RTS 28: More to Compliance than Meets the Eye

John Jannes, Director, Trading Services, IHS Markit


John Jannes, IHS Markit

In April of 2018 European investment firms will be required to publish their first ever disclosures about quality of trade execution, under the guidance of MiFID II’s RTS 28. At first glance, one might conclude that ESMA has attempted to make the task achievable by limiting the scope of the disclosure to documenting the top five trading venues used by an investment firm. Indeed, for small firms with uncomplicated trading, compliance with the rule will be relatively straightforward, but as a firm’s activity increases in complexity, so does its reporting obligation.

Broadly speaking, a firm must be prepared to extract the relevant trade data from their order management systems, categorize customers and trading activity to determine the appropriate reporting templates, compute the reportable statistics, format the data to the mandated human and machine readable formats, add statements summarizing their analysis of execution quality, and finally place the end products on a public website where anyone can view and download them.

There are several aspects of the rule that can potentially create a logistical headache for an investment firm, not the least of which is simply the broad scope of asset classes that are covered by RTS 28. ESMA has identified 22 asset classes that must be individually reported, spanning equities, debt instruments, OTC derivatives, structured products, emissions credits and even a category mysteriously called “other.”

Creating reports for one or two asset classes might be straightforward, but pulling trade records from multiple order management systems, extracting the relevant data points, computing the statistics and then formatting them to a standard template becomes a very time consuming endeavor when extended to a greater breadth of trading activity. To complicate matters, there are asset class sub categories, which are to be used on a best efforts basis in 2018 but will be required in 2019, further adding to the number of reports a firm needs to publish.

The next complication arises from the multiple layers of trade classification required for compliant reporting. Beyond asset class, trades need to be classified by customer type – retail and professional customers must be reported on separate but otherwise identical tables. Then things become more complex. An investment firm must also classify orders based on attributes of the orders themselves and document when the investment firm acted as an executor of an order or as a receiver and transmitter of an order. A firm is deemed to have acted as an executor when it accessed liquidity on a venue directly and to have acted as a receiver and transmitter of an order when it sent a customer order to a third party for execution. Two different reports are required for documenting when a firm acts as a receiver/transmitter and when the firm acts as an executor, with additional data requirements depending on instructions placed on the orders themselves.

Under RTS 28, when firms access liquidity directly from a venue, or when they provide explicit instructions to a broker on how to execute an order, they must disclose passive and aggressive trading behavior. However, if a firm gives a broker discretion on how to access liquidity, then passive and aggressive information does not need to be disclosed. As a result, for a firm utilizing a mix of high touch and low touch trading across multiple brokers, analyzing broker instructions, order types and algorithms to determine reporting obligations will be a burdensome exercise.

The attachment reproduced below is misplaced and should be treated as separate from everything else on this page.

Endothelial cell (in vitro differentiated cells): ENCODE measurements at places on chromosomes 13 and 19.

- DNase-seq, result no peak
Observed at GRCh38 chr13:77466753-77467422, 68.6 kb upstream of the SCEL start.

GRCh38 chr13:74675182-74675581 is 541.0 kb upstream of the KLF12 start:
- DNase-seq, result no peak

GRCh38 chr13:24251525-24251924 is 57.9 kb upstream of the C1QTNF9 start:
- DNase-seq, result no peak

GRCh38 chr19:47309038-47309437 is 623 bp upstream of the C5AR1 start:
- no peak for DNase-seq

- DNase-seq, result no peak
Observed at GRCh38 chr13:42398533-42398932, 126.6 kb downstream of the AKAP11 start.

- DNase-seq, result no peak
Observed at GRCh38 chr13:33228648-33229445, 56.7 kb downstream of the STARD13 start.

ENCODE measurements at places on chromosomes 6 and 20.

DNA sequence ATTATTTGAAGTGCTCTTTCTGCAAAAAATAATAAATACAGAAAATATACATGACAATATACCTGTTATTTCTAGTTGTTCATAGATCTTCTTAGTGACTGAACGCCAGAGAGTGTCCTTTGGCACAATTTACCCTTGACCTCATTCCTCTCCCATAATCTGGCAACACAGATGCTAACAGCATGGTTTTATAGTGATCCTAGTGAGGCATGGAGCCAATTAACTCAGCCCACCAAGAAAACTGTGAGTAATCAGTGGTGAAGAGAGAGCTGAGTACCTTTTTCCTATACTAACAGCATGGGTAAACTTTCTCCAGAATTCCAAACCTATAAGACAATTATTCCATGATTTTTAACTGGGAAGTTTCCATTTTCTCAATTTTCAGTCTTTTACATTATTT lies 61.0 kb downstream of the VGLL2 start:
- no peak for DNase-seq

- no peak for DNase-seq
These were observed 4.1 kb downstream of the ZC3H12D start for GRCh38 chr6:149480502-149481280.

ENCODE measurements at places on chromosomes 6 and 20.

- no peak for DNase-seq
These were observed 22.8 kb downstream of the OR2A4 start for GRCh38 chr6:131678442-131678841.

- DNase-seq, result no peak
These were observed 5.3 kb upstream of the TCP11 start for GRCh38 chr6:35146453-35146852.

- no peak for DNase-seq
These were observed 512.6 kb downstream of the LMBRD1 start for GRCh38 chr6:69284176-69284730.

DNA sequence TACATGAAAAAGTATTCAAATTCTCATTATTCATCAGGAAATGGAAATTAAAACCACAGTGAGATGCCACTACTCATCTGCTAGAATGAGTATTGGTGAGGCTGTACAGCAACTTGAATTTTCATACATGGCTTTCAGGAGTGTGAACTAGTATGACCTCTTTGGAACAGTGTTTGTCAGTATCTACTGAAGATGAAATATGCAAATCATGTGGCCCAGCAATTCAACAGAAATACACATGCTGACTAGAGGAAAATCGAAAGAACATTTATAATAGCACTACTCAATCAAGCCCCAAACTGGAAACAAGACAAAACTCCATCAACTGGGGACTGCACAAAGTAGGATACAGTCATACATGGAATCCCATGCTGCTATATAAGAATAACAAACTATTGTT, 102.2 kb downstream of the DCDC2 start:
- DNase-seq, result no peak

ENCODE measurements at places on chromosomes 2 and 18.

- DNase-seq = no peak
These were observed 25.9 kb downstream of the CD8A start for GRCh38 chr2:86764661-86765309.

An investment firm’s job isn’t over when it has finally captured data, classified activity, calculated statistics and formatted results. It still needs to provide a summary and conclusion of analysis including eight specific statements relating to the firm’s “detailed monitoring of execution quality on the venues where it executed all client orders in the previous year.” There are a couple of subtle but important concepts to note in this section of the rule. First, the rule refers to “detailed monitoring” implying that while an investment firm only needs to publish its results once a year, it is expected to review the data on a more frequent basis. Furthermore, the rule explicitly states that the ongoing review of execution quality applies to all venues and is not limited to the top five required for public reporting.

Finally, RTS 28 requires the investment firm to publish all tables and summaries on a web page where anybody can view and download the reports in both human and machine readable formats. As a result, the task of compliance extends beyond the trading desk and compliance team to the web designers and administrators.

When assessed holistically, it is clear that complying with MiFID II’s RTS 28, while not overly challenging from a technology perspective, will require significant time commitment from employees in multiple areas of the firm. The risk is that instead of adding value to the enterprise by monitoring and analyzing execution quality, a compliance department will instead spend time and energy classifying trades, normalizing data, formatting reports, and dealing with web admins.

Investment firms subject to RTS 28 should note that regulation in other jurisdictions, such as SEC’s Rule 606 in the United States, imposed similar requirements and prompted the industry to outsource the technical aspects of the compliance process. That model provides a roadmap for European investment firms as they further analyze RTS 28 and work to optimize the quality of trade execution both for compliance purposes and as a potential source of competitive differentiation.

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